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the Board makes conditional release decisions for offenders in provinces and territories, except in Ontario and Québec, which have their own parole boards with authority to grant conditional releases for offenders serving less than two years in prison.
Human rights and national security
Canada’s laws regulating the relationship between security and human rights have been
drafted to be consistent with Canada’s international human rights obligations and the Canadian Charter of Rights and Freedoms. They also implement international obligations to combat terrorism. Canada’s security laws have been enacted within the framework of ordinary statute law and are subject to the authority of Canadian courts to declare of no force or effect any legislation that does not meet Charter requirements.
A key element of Canada’s national security legislation is the Anti-terrorism Act (ATA).
Various aspects of the Act have been challenged since its enactment but it has generally been held to conform to the Charter. The ATA includes the following safeguards:
The general definition of "terrorist activity" requires that intent and purpose
elements be satisfied, expressly excludes "advocacy, protest, dissent or stoppage of work" (where these are not intended to result in serious forms of specified harm) and contains an
interpretive clause to ensure the protection of freedom of expression;
Judicial review, appeals, and judicial oversight mechanisms are incorporated into
provisions for listing suspected terrorists and for seizure, restraint and forfeiture of property;
Section 145 of the ATA required Parliament to conduct a "comprehensive review
of the provisions and operation of the Act," within three years from the date that the Act received
Royal Assent (December 18, 2001). This review, conducted by separate committees of the House of Commons and Senate, was completed in early 2007.
Canada’s Immigration and Refugee Protection Act (IRPA) also contains elements for the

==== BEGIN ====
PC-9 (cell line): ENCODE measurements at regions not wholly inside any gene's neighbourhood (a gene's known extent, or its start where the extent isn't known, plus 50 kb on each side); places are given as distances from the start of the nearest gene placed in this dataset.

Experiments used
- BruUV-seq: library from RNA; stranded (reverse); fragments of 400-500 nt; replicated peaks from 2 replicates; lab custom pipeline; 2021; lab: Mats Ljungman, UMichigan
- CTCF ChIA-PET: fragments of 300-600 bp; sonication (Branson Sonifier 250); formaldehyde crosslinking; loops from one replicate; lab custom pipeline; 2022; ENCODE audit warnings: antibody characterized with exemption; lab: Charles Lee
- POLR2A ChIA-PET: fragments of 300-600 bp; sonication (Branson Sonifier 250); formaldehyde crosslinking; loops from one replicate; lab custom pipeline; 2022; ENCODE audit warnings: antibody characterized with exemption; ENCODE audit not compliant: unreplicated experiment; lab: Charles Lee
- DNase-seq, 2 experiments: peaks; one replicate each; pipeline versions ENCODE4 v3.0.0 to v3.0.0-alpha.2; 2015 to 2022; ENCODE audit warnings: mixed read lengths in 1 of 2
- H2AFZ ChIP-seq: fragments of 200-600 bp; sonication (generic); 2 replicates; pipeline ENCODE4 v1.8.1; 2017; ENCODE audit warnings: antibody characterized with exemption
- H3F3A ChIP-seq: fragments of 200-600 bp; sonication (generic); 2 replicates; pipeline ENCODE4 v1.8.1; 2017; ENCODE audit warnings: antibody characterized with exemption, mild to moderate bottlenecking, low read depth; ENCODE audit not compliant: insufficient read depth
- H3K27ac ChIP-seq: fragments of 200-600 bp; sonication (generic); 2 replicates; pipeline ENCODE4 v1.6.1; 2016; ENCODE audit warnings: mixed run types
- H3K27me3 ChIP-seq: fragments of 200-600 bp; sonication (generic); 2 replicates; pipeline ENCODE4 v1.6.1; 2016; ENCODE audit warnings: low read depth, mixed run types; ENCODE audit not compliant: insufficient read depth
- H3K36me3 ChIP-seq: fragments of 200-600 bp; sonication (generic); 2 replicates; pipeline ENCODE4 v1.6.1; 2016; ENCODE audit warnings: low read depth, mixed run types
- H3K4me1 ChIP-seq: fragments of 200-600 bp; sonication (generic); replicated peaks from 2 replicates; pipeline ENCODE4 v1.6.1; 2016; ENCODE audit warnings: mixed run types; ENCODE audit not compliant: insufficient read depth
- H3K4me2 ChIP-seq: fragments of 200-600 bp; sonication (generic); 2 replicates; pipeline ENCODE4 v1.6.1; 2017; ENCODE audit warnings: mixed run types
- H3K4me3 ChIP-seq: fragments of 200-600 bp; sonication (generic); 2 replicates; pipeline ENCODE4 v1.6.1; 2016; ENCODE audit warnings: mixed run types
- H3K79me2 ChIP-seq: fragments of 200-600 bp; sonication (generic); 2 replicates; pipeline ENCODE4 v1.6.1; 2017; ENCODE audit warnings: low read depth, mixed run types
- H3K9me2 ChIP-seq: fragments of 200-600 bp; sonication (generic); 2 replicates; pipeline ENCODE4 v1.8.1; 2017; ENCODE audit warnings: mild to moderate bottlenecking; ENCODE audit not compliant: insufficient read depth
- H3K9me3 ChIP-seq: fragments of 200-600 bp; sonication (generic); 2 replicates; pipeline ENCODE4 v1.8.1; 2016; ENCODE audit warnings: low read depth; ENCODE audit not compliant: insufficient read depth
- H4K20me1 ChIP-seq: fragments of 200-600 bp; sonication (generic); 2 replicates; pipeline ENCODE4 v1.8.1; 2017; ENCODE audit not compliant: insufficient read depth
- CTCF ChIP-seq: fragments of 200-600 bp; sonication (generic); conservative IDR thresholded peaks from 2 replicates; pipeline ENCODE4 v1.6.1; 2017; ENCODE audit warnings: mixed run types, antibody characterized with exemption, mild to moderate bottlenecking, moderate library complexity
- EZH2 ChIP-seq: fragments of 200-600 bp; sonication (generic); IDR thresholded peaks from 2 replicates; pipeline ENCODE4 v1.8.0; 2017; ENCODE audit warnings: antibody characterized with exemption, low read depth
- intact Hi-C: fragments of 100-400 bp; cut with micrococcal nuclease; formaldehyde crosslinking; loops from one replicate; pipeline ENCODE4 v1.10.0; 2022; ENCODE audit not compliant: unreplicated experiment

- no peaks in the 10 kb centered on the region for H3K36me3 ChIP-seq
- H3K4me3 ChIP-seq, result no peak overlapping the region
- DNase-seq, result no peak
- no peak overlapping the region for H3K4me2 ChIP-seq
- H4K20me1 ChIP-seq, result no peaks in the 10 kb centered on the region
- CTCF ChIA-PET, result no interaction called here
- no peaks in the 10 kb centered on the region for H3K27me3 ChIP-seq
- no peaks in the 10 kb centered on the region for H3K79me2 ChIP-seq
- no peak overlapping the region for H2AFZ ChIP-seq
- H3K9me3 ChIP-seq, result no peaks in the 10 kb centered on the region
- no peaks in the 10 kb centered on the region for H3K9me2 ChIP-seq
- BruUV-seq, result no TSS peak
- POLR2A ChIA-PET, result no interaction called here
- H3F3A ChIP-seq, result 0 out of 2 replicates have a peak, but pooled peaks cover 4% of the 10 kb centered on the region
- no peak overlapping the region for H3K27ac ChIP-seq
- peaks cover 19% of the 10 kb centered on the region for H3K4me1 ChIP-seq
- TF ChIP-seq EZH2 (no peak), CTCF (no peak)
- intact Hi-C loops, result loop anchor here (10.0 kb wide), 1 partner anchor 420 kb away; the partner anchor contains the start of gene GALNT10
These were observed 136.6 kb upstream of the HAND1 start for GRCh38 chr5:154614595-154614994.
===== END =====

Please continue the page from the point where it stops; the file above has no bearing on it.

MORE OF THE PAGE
protection of national security, including a security certificate process for the detention and removal of suspected terrorists, where much of the information made available to Ministers and
judges must be protected from public disclosure. In 2007, inconsistencies with human rights were identified by the Supreme Court of Canada and corrective legislation was enacted. The
2008 amendments to IRPA introduced a special advocate programme. Special advocates are top- secret security-cleared lawyers who are independent of government and who may be interjected into the certificate process, related inadmissibility proceedings under IRPA and other judicial reviews before the Federal Court. They are given access to sensitive information and may cross-
examine witnesses and make submissions before the judge on behalf of the named person’s interests.
Canada’ refugee protection system under IRPA takes into account Canada’s obligations
under the Convention Relating to the Status of Refugees and its Protocol and under other relevant human rights treaties, including the International Covenant on Civil and Political Rights, the Convention against Torture and other Cruel, Inhuman or Degrading Treatment or Punishment and the Convention on the Rights of the Child. The Supreme Court of Canada ruled in 1985 that the Charter protects refugee claimants present in Canada. Since then, there have been several important decisions affecting both the procedures and the substance of Canadian refugee